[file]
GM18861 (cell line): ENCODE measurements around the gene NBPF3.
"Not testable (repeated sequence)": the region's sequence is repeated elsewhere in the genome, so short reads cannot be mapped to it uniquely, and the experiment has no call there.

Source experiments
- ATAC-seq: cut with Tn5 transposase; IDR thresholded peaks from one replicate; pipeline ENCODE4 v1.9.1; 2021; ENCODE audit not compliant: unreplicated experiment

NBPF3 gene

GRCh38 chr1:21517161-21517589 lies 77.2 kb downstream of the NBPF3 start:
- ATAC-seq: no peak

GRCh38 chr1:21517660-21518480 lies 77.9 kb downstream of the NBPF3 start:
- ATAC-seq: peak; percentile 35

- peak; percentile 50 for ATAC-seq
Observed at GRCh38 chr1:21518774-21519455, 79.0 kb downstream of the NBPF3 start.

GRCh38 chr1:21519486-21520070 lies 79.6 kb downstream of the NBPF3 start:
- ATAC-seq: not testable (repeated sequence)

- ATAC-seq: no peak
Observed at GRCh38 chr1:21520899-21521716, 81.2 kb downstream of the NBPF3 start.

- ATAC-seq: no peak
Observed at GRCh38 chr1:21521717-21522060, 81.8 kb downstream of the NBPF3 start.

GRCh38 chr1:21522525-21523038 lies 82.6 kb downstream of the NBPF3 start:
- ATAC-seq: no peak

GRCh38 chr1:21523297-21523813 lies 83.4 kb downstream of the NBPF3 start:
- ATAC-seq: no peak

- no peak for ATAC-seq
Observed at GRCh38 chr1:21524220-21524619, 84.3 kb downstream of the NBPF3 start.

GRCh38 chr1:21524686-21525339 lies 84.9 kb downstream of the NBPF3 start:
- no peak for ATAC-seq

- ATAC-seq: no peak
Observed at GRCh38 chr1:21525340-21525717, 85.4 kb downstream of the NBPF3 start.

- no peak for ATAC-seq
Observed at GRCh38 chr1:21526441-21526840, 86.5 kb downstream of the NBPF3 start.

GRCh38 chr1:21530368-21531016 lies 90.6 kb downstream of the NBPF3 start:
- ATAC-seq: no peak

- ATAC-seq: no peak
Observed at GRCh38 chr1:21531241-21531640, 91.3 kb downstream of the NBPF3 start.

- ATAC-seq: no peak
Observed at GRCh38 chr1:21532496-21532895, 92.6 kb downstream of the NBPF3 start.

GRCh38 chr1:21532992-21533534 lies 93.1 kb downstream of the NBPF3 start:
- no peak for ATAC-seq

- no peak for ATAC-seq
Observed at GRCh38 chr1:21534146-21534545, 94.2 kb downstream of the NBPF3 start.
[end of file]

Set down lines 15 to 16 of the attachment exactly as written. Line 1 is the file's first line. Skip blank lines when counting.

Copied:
Observed at GRCh38 chr1:21520899-21521716, 81.2 kb downstream of the NBPF3 start.

- ATAC-seq: no peak